5. The gel from Step 4, which constitutes an example of the perfluoro compound phase of this invention, was recovered for determination of the amount of bound surfactant by resuspending it with 5 ml of distilled water with the aid of a Vortex mixer. This suspension was transferred to a tared aluminum dish, together with two 1 ml washes of the tube. This gel was then dried in an oven for at least 6 hours or until constant weight was achieved. Under these conditions, the volatile perfluorocarbon is driven off; the residue after this drying represents the complexed surfactant of the emulsion of this invention, whereas the free surfactant of the emulsion in the supernatant was measured in Step 4.
Following the above procedures, the amounts of surfactant in the whole emulsion, as well as those amounts of surfactant recovered from each of the supernatants, were measured along with the weights of the gels of each emulsion and the surfactants bound to the gels of each emulsion. From these measurements the Percentages i.e. proportions, of complexed surfactant in the whole emulsion, and the percentages of surfactant complexed with the gel of the redispersed emulsions were calculated and reported in Table 2 below for two or more runs each of four different combinations of surfactants and perfluoro compounds. (Included in this table (as Example 11) are the results of comparative Example 14, below, as well as comparative Examples 12 and 13.)
From these data it will be seen that in every case the percentage of complexed surfactant, relative to the total amount of surfactant in each emulsion, was increased by approximately 30 to 50% in the redispersed emulsions of this invention as compared to the amounts in the whole emulsions previously employed in the art. In Example 4, for instance, the proportion of complexed surfactant is 31.5% in the initial dispersion, whereas the comparable proportion for the redispersed emulsion of this invention is 76.9%.
Conversely, this signifies a marked decrease of free surfactant in the supernatant of the redispersed emulsion compared to those amounts found in the whole emulsions of the prior art, which free surfactant has caused problems of toxicity and the like.
TABLE 2__________________________________________________________________________ WEIGHT WEIGHT PERCENTAGE PERCENTAGE OF SURF.sup.(f) OF SURF.sup.(g)EXAMPLE SURF/PFC % (w/v) PFC.sup.(d) % (w/v) SURF.sup.(e) WHOLE EMUL. REDISP. EMUL.__________________________________________________________________________4 F-68/DMA 25 3.15 31.5 76.95 F-68/DMA 25 3.26 30.2 74.36 LEC.sup.(a) /MA 25 1.67 43.2 93.67 LEC.sup.(a) /MA 25 1.66 43.2 94.88 LEC.sup.(a) /DMA 25 1.76 54.3 99.29 LEC.sup.(a) /DMA 25 1.79 54.5 99.210 LEC.sup.(a) /DMA 25 1.87 50.6 98.911 XMO-10/DMA.sup.(b) 20 2.0 59.6 N.A.12 XMO-10/DMA.sup.(c) 20 2.0 51.2 85.313 XMO-10/DMA.sup.(c) 20 2.0 50.3 84.8__________________________________________________________________________ .sup.(a) The lecithin used was egg yolk phospholipid (available from Kabi Vitrum, Inc., Stockholm, Sweden). .sup.(b) Prepared and measured as described in Example 14, below. .sup.(c) Prepared as described in Example 14, below; measurements were made in accordance with the procedures employed for runs 4-10. .sup.(d) % (w/v) perfluoro compound of the initial (whole) emulsion. .sup.(e) % (w/v) of surfactant of the initial (whole) emulsion. .sup.(f) Percentage of surfactant complexed with the gel of the initial emulsion relative to the total amount of surfactant in the supernatent an gel of the initial emulsion. .sup.(g) Percentage of surfactant complexed with the gel of the redispersed emulsion relative to the total amount of surfactant in the redispersed emulsion of this invention.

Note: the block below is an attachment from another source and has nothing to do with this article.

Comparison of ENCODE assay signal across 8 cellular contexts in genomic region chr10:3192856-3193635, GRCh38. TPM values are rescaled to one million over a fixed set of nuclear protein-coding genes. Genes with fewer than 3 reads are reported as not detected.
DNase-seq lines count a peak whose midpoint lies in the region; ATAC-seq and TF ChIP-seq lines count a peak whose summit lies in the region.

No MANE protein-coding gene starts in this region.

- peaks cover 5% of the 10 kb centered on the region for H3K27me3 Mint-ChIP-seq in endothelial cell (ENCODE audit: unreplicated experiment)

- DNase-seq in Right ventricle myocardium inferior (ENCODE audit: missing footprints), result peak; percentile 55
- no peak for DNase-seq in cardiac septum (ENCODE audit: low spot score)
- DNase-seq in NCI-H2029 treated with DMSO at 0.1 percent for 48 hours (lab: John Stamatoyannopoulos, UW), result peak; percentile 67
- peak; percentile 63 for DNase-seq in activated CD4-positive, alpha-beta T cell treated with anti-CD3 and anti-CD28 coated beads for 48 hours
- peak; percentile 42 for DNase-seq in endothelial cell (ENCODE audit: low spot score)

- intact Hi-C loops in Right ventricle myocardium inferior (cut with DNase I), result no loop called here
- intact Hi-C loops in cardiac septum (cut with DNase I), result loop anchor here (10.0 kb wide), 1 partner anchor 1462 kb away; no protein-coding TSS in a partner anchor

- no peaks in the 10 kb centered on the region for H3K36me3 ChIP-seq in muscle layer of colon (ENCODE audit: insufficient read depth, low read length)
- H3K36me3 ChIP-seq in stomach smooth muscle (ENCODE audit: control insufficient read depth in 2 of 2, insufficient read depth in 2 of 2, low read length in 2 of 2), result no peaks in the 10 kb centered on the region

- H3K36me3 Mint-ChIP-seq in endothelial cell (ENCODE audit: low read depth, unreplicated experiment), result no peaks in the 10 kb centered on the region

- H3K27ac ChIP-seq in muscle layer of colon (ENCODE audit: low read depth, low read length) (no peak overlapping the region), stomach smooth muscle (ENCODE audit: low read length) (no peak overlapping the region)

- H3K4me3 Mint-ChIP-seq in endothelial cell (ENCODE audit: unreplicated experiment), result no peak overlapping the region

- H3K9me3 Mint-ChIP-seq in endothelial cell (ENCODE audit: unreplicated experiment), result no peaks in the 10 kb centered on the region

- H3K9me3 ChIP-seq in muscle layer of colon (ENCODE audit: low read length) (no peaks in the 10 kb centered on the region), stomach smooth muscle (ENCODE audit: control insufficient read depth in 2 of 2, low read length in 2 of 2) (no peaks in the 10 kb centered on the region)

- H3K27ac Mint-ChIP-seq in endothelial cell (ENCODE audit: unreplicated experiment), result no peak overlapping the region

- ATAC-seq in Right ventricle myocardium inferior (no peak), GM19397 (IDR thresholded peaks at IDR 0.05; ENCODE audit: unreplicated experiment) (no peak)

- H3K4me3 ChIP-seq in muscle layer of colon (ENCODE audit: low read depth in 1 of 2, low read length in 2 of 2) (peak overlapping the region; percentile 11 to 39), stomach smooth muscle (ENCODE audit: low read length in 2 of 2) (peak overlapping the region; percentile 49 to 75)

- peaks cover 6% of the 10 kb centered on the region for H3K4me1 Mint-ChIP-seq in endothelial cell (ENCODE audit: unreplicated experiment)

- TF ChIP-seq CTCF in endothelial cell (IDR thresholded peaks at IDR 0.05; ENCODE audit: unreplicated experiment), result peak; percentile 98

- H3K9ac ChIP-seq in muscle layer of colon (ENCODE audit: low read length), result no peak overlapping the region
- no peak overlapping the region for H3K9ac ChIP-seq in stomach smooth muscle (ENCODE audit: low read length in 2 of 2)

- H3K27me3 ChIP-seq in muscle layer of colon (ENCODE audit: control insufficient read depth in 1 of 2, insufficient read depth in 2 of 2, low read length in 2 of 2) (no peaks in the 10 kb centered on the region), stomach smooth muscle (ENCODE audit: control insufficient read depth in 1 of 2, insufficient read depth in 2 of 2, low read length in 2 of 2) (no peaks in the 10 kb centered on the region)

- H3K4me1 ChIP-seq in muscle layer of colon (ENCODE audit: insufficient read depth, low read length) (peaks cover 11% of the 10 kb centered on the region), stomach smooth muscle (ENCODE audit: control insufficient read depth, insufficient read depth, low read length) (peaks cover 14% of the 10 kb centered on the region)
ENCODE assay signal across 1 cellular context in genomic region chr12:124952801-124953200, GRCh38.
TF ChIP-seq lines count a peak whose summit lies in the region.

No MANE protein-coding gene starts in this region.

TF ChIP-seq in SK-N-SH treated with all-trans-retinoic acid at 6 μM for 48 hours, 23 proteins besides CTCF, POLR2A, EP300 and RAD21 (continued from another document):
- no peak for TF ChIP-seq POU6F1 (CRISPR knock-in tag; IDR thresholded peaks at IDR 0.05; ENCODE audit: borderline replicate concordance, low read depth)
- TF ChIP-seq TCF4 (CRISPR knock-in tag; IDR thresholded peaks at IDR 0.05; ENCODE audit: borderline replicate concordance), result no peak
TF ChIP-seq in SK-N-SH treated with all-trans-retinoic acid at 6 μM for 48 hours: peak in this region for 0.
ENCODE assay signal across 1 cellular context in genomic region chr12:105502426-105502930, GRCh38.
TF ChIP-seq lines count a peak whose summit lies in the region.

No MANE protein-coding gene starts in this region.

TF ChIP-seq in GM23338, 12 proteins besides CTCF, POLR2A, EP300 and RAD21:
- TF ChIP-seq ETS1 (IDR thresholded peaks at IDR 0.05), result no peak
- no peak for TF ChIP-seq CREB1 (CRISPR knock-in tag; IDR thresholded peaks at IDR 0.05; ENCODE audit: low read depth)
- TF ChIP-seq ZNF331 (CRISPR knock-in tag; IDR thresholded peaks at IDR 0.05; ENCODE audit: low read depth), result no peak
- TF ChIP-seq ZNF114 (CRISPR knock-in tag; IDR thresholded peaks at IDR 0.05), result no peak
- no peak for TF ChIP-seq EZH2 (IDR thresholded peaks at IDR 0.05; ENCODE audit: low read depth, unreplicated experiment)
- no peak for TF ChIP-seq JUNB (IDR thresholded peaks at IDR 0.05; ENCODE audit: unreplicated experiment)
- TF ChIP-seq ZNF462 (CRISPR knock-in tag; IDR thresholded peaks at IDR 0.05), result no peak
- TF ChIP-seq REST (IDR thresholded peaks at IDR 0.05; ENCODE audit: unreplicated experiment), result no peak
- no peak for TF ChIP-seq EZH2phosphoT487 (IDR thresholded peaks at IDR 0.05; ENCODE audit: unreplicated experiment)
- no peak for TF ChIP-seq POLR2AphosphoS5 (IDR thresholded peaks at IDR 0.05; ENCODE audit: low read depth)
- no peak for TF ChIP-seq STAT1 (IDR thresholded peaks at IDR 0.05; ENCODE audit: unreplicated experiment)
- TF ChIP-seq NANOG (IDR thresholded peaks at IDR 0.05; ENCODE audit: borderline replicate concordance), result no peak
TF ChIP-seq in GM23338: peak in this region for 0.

In addition to the above measurements, each of the above emulsions was subjected to a second spinning down and redispersion, i.e., a second "washing". In each case except for the XMO-10 surfactant the percentages remained the same or increased slightly; the XMO-10 emulsion percentage for complexed surfactant decreased, signifying that the emulsion was not as stable as the others tested.
For comparison, as reported in Example 11 above, Example 1 of U.S. Pat. No. 4, 461, 717 was repeated as follows, employing as the surfactant an amidoamine oxide ("XMO-10") of that patent, having the formula: ##STR6## and as the perfluorocarbon, a mixture of F-dimethyladamantane (DMA) and F-trimethylbicycloxonane:
An emulsion consisting of 20 wt. % w/v F-DMA and 2 wt. % w/v XMO-10 was placed in four (4) tared centrifuge tubes. Each of the tubes was centrifuged at 15,000 rpm's (32,000 g's) for 1 hour. The supernatant solutions were decanted away from the gels into tared weighing dishes and taken to constant weight.
It was found the 40.4 wt. % of the XMO-10 remained in the supernatant solution, and that 59.6% (by difference) of the XMO-10 was bound to the fluorocarbon emulsion particle.
Thus, it will be seen that the prior art composition of surfactant and perfluorocarbon contains at most about 60% by weight complexation of the surfactant present compared with the approximately 75-99% of the compositions of this invention.
In addition, using the above emulsion, two additional measurements were made in accordance with the procedures used for Examples 4-13 to determine the amount of surfactant bound to the DMA of this initial emulsion. As contrasted with the 59.6 wt. % reported above, using this other procedure measurements of 51.2 and 50.3% respectively were obtained, as reported in Examples 12 and 13 above, thus giving an average of about 55% by weight.